A mostly faithful retelling of Agatha Christie’s all-world whodunit, “And Then There Were None” ratchets up the Creepy Factor as eight strangers arrive in 1939 on a remote British island after being summoned by a mysterious “Mr. and Mrs. Owens” — who conveniently aren’t there when the guests arrive. After an inaugural dinner supplied by two mysterious housekeepers, a gramophone recording is played accusing each of the guests of murder. This declaration becomes more and more ominous as the guests start dying. With no way to leave the island, the survivors band together to figure out what’s happening. The plot is ingenious, the cast is superb, and the grim mood and heightening anxiety is great fun.
— Rick Koster
“The Crown,” Netflix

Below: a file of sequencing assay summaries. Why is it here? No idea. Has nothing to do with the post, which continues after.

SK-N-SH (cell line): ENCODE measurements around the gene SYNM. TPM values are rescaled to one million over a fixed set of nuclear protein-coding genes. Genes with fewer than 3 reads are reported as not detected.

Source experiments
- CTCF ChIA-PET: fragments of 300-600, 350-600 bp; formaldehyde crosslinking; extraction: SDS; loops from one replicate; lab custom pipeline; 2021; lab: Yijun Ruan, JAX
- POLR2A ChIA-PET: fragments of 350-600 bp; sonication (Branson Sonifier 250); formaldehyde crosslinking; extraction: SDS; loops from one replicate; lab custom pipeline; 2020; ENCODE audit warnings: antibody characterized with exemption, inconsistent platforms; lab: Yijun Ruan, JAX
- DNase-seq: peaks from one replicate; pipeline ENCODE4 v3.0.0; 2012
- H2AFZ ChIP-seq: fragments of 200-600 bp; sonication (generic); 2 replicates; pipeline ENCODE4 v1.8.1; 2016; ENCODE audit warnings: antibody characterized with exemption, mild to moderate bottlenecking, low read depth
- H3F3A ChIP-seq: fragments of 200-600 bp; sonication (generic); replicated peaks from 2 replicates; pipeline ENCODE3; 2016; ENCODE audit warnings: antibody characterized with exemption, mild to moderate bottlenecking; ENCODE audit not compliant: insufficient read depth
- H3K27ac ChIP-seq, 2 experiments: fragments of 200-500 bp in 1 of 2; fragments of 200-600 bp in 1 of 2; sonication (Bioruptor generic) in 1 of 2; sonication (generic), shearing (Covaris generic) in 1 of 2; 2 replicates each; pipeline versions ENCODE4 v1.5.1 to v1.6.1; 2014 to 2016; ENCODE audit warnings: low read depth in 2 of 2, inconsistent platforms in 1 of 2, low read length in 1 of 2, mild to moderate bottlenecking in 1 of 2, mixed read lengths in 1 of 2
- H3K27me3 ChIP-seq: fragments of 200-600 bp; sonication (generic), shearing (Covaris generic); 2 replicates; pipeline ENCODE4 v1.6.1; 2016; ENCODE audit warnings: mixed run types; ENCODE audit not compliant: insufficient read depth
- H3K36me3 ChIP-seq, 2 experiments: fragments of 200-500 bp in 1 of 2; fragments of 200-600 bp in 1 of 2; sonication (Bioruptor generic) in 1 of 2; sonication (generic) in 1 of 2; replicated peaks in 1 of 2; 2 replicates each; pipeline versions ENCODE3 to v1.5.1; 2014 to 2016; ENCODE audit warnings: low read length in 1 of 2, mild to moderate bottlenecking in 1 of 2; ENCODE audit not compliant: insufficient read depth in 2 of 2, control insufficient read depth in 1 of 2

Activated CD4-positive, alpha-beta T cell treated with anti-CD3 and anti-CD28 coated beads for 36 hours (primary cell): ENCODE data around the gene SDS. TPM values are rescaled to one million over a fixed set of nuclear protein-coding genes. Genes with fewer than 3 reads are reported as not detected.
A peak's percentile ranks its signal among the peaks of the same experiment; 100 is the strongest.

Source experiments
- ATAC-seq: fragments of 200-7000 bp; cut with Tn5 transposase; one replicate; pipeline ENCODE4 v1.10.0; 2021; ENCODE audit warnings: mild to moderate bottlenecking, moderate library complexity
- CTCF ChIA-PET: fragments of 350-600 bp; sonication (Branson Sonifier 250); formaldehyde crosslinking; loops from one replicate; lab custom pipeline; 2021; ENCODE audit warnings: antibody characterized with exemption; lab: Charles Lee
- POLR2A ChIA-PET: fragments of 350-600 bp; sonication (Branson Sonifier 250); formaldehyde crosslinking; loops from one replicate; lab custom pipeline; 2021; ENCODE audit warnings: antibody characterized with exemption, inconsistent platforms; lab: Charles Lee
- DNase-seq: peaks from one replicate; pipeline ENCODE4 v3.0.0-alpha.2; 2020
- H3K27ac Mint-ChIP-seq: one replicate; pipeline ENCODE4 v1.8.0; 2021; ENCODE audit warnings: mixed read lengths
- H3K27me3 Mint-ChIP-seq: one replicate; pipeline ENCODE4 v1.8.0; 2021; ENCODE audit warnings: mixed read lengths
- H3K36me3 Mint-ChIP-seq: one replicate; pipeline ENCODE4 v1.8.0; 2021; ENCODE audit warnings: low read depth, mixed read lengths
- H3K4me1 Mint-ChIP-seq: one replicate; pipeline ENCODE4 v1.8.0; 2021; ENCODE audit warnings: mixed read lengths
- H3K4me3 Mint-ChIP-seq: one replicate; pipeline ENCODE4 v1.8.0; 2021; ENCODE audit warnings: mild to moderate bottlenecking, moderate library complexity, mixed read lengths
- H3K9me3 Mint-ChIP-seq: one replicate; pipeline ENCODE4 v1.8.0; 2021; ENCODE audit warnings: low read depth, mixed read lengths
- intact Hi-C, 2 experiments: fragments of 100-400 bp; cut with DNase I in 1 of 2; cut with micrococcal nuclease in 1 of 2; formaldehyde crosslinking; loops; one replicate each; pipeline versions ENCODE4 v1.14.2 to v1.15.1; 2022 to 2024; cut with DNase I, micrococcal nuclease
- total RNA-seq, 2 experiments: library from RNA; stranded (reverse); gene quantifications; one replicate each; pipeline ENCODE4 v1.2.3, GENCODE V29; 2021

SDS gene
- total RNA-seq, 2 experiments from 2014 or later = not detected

I watched “The Crown,” a bio-drama about Britain’s Queen Elizabeth II, right after the U.S. presidential election and right before I went in for knee surgery for a fractured patella. Let’s just say I was in dire need of an escape hatch from reality, and this beautifully shot and scripted series was a soothing balm to my busy brain (and useless leg). Season one begins right before Elizabeth inherits the crown at the age of 25 after the death of her father, King George VI. Through touching and artful flashback scenes of Elizabeth’s childhood, viewers are brought up to speed on the royal family’s dynamics, duties and drama, which very much inform her reign.